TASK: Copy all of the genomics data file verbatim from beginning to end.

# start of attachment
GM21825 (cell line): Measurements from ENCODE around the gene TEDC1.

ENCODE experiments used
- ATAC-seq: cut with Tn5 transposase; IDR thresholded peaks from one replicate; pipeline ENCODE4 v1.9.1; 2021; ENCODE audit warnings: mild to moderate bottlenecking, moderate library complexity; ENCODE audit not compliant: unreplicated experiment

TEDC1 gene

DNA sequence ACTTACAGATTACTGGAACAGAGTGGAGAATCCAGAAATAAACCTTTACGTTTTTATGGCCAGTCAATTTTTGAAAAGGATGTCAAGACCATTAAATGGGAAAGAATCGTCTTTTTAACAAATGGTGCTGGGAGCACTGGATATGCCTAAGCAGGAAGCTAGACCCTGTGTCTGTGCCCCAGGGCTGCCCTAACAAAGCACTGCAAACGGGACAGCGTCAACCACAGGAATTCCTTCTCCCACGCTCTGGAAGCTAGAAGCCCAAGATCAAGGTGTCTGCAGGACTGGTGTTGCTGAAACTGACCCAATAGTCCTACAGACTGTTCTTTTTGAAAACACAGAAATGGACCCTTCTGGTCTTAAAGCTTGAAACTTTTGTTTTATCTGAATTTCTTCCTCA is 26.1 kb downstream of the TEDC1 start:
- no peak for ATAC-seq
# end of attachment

GM21825 (cell line): Measurements from ENCODE around the gene TEDC1.

ENCODE experiments used
- ATAC-seq: cut with Tn5 transposase; IDR thresholded peaks from one replicate; pipeline ENCODE4 v1.9.1; 2021; ENCODE audit warnings: mild to moderate bottlenecking, moderate library complexity; ENCODE audit not compliant: unreplicated experiment

TEDC1 gene

DNA sequence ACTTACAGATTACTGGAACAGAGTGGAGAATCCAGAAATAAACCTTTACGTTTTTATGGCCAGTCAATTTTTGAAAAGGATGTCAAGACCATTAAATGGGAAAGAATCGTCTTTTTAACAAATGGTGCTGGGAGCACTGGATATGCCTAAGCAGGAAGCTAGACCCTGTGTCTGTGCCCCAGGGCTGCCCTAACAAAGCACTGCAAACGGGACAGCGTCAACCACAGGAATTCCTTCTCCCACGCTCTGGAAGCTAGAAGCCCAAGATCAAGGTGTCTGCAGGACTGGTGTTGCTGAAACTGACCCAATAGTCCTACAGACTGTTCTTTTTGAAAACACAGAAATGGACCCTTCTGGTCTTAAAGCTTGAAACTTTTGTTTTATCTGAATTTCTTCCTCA is 26.1 kb downstream of the TEDC1 start:
- no peak for ATAC-seq